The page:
Tiebout, Time, and Transition in the Structure of Local Government in U.S. Metropolitan Areas

CSUS Public Policy and Administration Working Paper No. 1997-07

30 Pages Posted: 5 Oct 2000

See all articles by Robert W. Wassmer

Robert W. Wassmer

California State University, Sacramento - Department of Public Policy & Administration

Ronald C. Fisher

Michigan State University - Department of Accounting & Information Systems; Michigan State University - Department of Economics

Date Written: September 2000

Abstract

Citizens in U.S. metropolitan areas receive goods and services provided by sub-county governments that include municipalities/townships, school districts, and special districts. Beginning with Tiebout, economists have theorized that economic factors play an important role in determining the observed variation in local government structure across U.S. metropolitan areas. Earlier cross-sectional studies have shown that greater variation in the economic and demographic characteristics of residents, holding all else constant, exerts a positive effect on the number of local governments in a metropolitan area at a point in time. Here, we examine the effect that a change in the variation in these economic characteristics has on the change in the number of local governments over the decade 1982 to 1992. We find evidence that in even the relatively short period of ten years, increased variation in household income in a metropolitan area leads to more, or smaller, local school districts and special districts within a metropolitan area. Our findings are consistent with Tiebout's model and offer further evidence in support of the theory that has become the cornerstone of economic thinking on local public finance.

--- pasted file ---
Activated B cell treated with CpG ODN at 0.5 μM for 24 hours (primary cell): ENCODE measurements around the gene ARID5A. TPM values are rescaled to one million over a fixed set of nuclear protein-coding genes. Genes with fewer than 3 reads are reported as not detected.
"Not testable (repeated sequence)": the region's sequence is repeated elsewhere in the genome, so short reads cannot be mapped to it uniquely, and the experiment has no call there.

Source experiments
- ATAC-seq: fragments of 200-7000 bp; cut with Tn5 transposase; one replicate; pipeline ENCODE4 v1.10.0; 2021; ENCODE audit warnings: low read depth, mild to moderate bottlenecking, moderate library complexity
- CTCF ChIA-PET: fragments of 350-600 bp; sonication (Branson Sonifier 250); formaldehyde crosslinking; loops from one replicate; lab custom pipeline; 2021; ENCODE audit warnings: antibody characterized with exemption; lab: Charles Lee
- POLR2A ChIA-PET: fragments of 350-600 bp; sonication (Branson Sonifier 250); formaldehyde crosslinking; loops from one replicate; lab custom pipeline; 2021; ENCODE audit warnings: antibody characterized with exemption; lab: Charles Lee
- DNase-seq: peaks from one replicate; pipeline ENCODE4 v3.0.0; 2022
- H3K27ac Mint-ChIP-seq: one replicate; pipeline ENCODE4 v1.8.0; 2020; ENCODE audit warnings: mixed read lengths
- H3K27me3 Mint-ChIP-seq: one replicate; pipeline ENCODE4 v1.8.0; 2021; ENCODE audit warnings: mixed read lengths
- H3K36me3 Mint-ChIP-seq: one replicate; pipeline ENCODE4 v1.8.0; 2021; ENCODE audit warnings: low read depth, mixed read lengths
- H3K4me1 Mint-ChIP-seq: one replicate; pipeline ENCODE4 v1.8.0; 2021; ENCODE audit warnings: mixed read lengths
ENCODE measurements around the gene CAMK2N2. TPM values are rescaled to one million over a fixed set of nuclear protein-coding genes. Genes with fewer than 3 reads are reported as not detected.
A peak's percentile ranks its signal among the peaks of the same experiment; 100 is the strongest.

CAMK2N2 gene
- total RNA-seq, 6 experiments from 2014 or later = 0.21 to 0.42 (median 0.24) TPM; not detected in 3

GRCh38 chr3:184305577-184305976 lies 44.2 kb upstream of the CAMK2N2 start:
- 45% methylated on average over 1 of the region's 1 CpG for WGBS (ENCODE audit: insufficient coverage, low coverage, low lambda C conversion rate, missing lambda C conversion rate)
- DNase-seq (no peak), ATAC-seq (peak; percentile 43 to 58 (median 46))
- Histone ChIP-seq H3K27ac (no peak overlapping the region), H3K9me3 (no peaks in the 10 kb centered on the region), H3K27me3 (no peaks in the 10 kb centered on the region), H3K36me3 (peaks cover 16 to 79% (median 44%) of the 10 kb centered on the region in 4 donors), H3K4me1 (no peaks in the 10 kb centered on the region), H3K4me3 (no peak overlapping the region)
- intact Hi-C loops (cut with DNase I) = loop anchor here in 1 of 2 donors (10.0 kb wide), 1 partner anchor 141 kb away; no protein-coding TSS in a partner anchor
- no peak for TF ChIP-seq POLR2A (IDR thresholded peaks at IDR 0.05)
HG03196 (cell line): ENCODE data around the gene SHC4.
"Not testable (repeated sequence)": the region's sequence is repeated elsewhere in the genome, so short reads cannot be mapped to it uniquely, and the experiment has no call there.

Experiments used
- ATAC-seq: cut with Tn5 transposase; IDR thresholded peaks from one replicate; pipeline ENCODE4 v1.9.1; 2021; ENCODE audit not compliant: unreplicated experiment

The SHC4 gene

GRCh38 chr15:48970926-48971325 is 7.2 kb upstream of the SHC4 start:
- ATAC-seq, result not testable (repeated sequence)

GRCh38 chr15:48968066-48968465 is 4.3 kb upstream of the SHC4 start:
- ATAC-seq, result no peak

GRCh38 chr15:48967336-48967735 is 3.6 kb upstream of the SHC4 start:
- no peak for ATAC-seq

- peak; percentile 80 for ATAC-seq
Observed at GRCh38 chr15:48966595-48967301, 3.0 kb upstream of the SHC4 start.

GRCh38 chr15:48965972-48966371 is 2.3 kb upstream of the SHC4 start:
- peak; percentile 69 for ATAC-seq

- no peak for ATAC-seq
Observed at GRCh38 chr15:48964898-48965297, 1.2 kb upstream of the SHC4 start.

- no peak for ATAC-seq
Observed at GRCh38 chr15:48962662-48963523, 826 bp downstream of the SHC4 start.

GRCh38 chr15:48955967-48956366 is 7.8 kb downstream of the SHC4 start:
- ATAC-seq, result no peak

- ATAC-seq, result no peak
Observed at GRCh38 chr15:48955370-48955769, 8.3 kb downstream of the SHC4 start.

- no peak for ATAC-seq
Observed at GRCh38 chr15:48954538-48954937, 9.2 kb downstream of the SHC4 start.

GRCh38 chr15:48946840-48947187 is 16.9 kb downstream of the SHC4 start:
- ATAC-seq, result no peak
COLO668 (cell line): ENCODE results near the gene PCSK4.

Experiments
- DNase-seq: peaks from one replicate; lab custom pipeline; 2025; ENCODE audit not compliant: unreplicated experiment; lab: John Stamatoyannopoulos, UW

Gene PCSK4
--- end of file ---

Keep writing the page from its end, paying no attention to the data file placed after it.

JEL Classification: R5, H1

Suggested Citation

Wassmer, Robert William and Fisher, Ronald C., Tiebout, Time, and Transition in the Structure of Local Government in U.S. Metropolitan Areas (September 2000). CSUS Public Policy and Administration Working Paper No. 1997-07. Available at SSRN: https://ssrn.com/abstract=241982 or http://dx.doi.org/10.2139/ssrn.241982

Robert William Wassmer (Contact Author)

California State University, Sacramento - Department of Public Policy & Administration ( email )

Sacramento, CA 95819-6081
United States
916-278-6304 (Phone)
916-278-6544 (Fax)

Ronald C. Fisher

Michigan State University - Department of Accounting & Information Systems ( email )

270 North Business Complex
East Lansing, MI 48824-1034
United States
517-355-2326 (Phone)

Michigan State University - Department of Economics ( email )

East Lansing, MI 48824
United States
517-355-0293 (Phone)

Register to save articles to
your library

Register

Paper statistics

Downloads
133
Abstract Views
1,091
rank
222,368
PlumX Metrics